Referring now to Figure 9, it will be noted that the axis BB of the cutting wheel is displaced from the plane P-1 by an angle D. Thus, the plane P-4 which includes both the axis of the cutting wheel BB and the longitudinal axis AA of the driver in Figure 9 will form the angle D with the first vertical plane P-l. This angle is preferably seven and one-half degrees but may range from five to ten degrees. As a consequence, the cutting of the side 16 of the driving end 12 will result in opposite side walls which will diverge in a direction away from the plane P-1 as described heretofore in connection with Figures 4 and 5.
The other half driving end 13 is formed in an identical manner so that when the same is mated with the driving end 12 as also described heretofore, the desired configuration results.
Because a circular cutting wheel 30 is employed, the side surfaces of each driving end are cylindrical surfaces, the axes of the cylindrical surfaces coinciding with the original axis BB of the cutting wheel and forming the same angles described above with the various reference planes. On the other hand, the undercut non-planar side surfaces of the slot of the screw head with which the present invention is employed are actually conically shaped as fully set forth in said U.S. Patent Number 2,677,985. Accordingly, when the driving end halves are closed within the slotted screw head in Figure 7 there will not be complete surface to surface engagement since the cylindrical side surfaces of the driving end will be different in shape from the conical surface portions of the sides 22 and 23 of the undercut slot. This is a desired feature, however, since any yielding of the side wall slots will take place from a center position radially outwardly when a very high torque is required to unthread the screw. The various advantages of this type of side wall configuration for the driving end is fully set forth in my co-pending U.S. patent application, Serial No. 785,969, filed January 9, 1959 for Improved Screw Driver and Method of Making Same.
From the foregoing description, it will be evident that the present invention has provided a novel tool serving both as a screw driving tool and as at removing tool wherein the feature of enabling a backward force to be applied to a screw head simultaneously with a counter-clockwise rotation is achieved.
Minor modifications that fall within the scope and spirit of this invention will readily occur to those skilled in the art. The split driver and removing tool is, therefore, not to be thought of as limited to the specific embodiment set forth for illustrative purposes.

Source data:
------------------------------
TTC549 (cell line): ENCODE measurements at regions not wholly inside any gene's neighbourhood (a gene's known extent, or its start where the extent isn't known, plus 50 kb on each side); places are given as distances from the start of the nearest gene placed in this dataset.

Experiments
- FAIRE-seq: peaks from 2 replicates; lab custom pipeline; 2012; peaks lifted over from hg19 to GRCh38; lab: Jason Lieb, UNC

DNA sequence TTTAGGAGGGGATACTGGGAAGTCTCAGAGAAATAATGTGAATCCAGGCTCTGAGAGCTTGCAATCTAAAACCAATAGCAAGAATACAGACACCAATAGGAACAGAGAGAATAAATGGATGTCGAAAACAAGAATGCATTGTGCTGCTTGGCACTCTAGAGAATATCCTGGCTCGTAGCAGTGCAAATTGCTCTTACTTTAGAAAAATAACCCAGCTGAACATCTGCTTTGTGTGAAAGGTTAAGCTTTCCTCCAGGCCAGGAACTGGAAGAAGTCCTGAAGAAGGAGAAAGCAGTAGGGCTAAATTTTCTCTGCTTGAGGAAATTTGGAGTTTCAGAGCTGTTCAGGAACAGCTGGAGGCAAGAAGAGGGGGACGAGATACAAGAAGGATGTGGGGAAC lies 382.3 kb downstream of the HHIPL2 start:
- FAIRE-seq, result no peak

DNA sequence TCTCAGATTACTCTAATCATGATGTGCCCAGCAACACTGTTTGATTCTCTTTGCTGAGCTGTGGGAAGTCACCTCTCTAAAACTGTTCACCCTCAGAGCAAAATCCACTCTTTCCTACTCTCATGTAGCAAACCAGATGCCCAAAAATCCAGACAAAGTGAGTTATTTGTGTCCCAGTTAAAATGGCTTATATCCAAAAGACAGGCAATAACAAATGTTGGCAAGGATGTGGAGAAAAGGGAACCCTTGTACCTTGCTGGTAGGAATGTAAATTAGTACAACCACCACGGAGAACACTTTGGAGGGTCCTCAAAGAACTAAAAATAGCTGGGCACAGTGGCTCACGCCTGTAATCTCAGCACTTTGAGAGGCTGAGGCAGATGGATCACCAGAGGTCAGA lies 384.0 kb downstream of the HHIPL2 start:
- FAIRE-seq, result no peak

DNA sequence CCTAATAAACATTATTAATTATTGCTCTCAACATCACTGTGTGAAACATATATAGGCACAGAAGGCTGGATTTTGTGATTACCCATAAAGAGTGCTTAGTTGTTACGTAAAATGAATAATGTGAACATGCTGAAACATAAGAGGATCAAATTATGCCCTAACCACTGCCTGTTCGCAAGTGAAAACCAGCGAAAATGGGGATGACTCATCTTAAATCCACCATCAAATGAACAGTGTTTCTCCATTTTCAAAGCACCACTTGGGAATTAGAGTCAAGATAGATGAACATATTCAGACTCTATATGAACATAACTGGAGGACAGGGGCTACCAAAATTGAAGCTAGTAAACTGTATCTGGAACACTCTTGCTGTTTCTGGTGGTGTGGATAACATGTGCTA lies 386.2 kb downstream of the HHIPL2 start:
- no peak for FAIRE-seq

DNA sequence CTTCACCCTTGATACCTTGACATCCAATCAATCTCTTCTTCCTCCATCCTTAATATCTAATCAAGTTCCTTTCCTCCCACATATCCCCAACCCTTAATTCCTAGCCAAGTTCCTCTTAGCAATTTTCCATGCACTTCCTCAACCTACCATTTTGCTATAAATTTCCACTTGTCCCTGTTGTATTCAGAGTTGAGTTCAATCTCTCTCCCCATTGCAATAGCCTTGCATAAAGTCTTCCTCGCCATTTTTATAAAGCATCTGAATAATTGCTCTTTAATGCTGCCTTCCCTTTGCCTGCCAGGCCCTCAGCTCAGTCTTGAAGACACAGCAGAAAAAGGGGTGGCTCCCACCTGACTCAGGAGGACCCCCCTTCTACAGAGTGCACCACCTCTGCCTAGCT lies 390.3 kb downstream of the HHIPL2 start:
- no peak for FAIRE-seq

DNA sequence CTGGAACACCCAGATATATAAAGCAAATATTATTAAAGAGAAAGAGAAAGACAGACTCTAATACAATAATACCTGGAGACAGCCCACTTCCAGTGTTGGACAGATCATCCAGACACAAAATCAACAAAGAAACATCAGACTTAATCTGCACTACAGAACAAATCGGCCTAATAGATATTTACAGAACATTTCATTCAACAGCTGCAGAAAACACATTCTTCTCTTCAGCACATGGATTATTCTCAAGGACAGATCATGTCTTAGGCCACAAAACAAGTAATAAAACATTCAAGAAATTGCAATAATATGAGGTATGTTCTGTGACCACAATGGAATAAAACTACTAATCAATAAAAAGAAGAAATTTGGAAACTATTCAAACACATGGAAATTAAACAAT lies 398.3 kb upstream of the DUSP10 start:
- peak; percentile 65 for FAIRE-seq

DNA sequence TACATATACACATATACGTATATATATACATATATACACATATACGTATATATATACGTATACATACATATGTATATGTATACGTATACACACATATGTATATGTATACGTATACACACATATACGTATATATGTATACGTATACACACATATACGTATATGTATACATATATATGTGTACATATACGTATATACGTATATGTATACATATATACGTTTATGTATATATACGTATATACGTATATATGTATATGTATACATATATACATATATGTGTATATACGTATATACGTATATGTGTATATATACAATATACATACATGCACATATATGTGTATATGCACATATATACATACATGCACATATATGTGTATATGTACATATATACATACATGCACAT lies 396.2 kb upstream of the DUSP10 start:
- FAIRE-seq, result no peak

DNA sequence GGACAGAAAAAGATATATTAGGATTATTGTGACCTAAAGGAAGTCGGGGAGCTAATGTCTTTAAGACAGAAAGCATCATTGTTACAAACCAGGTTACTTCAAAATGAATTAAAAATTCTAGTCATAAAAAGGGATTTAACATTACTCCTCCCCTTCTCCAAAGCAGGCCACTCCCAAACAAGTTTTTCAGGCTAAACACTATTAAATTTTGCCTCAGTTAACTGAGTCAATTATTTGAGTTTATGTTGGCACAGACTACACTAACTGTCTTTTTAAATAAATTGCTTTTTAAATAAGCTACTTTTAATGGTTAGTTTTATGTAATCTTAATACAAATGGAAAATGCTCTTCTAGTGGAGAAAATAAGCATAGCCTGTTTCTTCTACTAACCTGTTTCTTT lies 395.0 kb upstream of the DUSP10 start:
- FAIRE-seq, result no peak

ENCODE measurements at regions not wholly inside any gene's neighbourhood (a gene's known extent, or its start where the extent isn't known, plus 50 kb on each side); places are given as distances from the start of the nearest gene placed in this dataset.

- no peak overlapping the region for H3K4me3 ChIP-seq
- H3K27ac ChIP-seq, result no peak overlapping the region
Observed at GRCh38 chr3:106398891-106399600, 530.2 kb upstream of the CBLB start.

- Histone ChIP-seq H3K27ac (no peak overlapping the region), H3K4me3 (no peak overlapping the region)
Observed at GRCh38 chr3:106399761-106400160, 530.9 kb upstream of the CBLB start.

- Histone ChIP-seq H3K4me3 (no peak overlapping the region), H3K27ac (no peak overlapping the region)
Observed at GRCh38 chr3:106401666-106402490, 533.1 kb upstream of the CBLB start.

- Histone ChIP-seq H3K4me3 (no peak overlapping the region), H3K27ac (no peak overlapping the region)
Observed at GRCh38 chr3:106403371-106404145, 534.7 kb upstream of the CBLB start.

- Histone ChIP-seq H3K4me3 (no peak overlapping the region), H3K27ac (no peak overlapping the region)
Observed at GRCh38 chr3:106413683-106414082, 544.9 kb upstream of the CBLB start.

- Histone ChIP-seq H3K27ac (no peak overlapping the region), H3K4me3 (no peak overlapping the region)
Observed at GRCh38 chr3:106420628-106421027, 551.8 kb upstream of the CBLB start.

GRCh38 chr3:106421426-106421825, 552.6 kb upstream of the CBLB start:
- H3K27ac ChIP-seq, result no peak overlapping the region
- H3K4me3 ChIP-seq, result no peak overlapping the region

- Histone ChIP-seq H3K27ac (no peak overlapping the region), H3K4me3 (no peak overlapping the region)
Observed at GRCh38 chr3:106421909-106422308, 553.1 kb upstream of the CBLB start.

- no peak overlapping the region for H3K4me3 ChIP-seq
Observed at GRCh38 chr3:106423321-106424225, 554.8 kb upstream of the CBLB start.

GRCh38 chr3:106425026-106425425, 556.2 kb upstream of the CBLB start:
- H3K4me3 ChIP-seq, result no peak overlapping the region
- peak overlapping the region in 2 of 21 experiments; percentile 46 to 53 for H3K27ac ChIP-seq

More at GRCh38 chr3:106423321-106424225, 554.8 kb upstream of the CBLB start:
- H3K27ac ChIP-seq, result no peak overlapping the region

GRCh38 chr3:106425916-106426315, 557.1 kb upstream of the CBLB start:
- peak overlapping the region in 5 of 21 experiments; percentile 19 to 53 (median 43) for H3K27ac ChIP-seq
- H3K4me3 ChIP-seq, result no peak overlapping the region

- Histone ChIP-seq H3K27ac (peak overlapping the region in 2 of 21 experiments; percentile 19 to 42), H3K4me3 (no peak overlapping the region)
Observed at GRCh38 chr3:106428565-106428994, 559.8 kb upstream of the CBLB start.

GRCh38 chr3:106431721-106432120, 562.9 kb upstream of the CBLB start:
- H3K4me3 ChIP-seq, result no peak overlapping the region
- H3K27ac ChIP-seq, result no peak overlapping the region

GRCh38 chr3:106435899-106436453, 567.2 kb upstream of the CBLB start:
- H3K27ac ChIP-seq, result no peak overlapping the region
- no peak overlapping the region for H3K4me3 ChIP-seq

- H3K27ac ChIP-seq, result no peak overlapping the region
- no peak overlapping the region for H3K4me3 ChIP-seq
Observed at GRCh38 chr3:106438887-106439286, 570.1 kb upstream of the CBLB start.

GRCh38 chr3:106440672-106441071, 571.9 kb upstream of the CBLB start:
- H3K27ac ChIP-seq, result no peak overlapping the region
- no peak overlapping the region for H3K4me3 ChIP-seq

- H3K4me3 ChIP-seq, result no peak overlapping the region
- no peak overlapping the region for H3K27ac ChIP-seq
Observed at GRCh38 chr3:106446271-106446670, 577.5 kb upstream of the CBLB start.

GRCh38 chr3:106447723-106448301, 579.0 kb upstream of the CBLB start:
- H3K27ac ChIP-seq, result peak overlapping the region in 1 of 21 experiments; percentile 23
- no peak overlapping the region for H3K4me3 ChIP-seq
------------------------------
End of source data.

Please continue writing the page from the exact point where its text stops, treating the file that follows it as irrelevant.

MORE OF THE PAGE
What is claimed is:
1. A split driver removing tool comprising: a driving end having an arcuate bottom of given radius of curvature terminating on the longitudinal axis of said tool, said driving end being divided into two symmetrical halves by a first vertical plane including said longitudinal axis and normal to a second vertical plane including said longitudinal axis and the arc defining said arcuate bottom, to provide two half driving end portions; and means pivoting said driving end portions for scissoring movement towards and away from each other about an horizontal pivot axis lying in said first vertical plane and passing through the point of termination of said radius of curvature on said longitudinal axis in a direction normal to said second vertical plane, the opposite side walls of each of said half driving end portions diverging from each other in curved directions away from opposite sides of said first vertical plane respectively as projected on to a horizontal plane normal to both said first and second vertical planes, said opposite side walls in addition converging upwardly in curved directions towards each other from the lower edges of said arcuate bottom when viewed in said first vertical plane, said opposite sidewalls thereby defining non-planar surfaces.
2. The subject matter of claim "1 in which each of said non-planar surfaces is a concave cylindrical surface, the axis of said cylindrical surface forming a first acute angle with said longitudinal axis when projected onto said second vertical plane, the plane of said axis of said cylindrical surface and said longitudinal axis in turn lying at a second acute angle to said first vertical plane as viewed in said horizontal plane.
3. The subject matter of claim 2, in which the radius of curvature of said cylindrical surface is from four to eight times said given radius of curvature, said first acute angle is from eight to twelve degrees, and said second acute angle is from five to ten degrees.
4. The subject matter of claim 3, including a sleeve member longitudinally slidable over a portion of said split driver removing tool to hold said two half driving end portions in their closed together position.
References Cited in the file of this patent UNITED STATES PATENTS 66,585 Harvey July 9, 1867 132,946 Armstrong Nov. 12, 1872 2,304,703 OLeary Dec. 8, 1942 FOREIGN PATENTS 427,471 France Aug. 4,